The great myth of war is that it all ends when one side gives up. In reality, it’s never that clean. What do you do with all the people who fought against you for a start? This problem is exacerbated when many were involved in the atrocities that became bread and butter for the Nazi party in Hitler’s Germany. The People vs. Fritz Bauer haphazardly focuses on a State District Attorney’s dogged pursuit of justice in a country keen to forget past sins. While the (true) story is an interesting one, Lars Kraume’s film feels like a TV serial cut down into a disjointed feature.
Fritz Bauer (Burghart Klaußner) is the District Attorney in question, a controversial figure in post-war West Germany. In office in the province of Hessen, he dedicated his stretched resources to hunting down leading Nazis, particularly Adolf Eichmann who played a pivotal role in the Final Solution. After locating his man, he was forced to turn traitor and approach the Israeli intelligence agency Mossad for fear that the remaining Nazis in hiding within state machinery would see to it that Eichmann disappeared again. It was only sometime after his death that his role in Eichmann’s capture became public.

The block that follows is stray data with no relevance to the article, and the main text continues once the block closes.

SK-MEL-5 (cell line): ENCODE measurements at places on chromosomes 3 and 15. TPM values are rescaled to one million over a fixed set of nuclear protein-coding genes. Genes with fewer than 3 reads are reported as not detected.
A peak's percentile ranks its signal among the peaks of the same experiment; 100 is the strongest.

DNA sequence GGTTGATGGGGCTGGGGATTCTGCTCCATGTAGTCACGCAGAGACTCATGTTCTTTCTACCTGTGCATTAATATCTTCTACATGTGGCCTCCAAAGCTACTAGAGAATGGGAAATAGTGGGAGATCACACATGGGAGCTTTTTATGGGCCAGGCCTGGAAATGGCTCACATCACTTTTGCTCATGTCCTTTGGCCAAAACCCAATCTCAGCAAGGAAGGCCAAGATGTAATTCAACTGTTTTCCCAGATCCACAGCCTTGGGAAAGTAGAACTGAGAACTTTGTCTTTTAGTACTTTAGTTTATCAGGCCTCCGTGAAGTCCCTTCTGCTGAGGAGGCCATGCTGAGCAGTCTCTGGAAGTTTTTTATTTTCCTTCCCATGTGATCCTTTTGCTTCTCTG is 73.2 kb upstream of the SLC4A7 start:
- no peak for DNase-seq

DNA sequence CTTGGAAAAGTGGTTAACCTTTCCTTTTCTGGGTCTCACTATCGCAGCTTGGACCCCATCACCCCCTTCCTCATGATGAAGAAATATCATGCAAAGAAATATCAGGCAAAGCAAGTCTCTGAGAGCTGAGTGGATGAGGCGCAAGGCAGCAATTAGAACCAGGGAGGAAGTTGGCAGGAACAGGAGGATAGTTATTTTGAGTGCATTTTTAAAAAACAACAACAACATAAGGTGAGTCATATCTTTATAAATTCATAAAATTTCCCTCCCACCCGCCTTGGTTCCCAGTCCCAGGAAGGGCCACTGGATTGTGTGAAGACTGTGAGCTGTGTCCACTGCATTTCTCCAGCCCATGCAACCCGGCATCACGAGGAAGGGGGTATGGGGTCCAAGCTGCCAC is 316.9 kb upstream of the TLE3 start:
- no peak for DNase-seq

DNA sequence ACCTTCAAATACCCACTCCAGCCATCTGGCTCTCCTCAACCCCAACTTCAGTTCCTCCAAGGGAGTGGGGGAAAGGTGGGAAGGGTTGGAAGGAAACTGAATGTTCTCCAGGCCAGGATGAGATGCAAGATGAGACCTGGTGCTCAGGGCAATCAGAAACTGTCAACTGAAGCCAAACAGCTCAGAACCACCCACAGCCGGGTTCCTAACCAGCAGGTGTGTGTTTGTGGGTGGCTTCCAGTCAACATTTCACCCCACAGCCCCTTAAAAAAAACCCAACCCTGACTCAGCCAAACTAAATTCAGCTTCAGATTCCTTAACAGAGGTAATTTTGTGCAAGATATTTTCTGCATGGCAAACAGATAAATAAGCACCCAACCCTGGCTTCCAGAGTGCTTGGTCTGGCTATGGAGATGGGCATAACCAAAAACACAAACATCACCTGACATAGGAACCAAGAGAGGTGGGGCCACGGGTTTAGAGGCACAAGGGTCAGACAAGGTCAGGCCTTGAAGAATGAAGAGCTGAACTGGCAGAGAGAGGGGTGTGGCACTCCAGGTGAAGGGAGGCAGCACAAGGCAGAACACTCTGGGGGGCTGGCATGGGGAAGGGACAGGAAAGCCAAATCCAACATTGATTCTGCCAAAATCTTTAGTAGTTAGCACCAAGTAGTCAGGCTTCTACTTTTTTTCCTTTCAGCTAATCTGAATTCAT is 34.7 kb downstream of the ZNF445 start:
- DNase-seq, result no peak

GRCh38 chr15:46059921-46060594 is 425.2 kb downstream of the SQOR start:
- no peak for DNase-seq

Straightforward as it sounds, a lack of focus prevents this interesting slice of history from developing into an equally interesting film. Kraume and co-writer Olivier Guez can’t decide if it’s a tense account of Eichmann’s downfall driving the narrative, or a meditative reflection on the renewed hope that allowed a flagging Bauer to regroup and continue his campaign.The Eichmann strand is more engaging, mostly because it’s pared down to play like a standard thriller. There are still fantastical leaps of deductive reasoning, particularly the way in which they find Eichmann’s Argentinian employer, but the murky world of espionage allows for tension as Bauer works with the only man he trusts – Ronald Zehrfeld’s junior Attorney Karl Angermann – to chase down sources before prompting Israel into action.
A separate sub-plot with Angermann, one that sees their shared homosexuality bond them together, is a patchy affair. Angermann’s trips to an illicit club are so laden with impending doom that it saps away the impact when the fall comes. As well are drawing energy from the Eichmann plotline, it also provides plenty of opportunity for hammy dialogue. The People vs. Fritz Bauer is the kind of film that offers a big speech on standing up to tyranny, allowing only a few minutes to pass before someone has to stand up to tyranny. It’s tedious and predictable, and sadly in keeping with everything else on offer.
Some stories demand to be told. Truth is often said to be stranger than fiction after all. Here it’s an awful lot more interesting as well.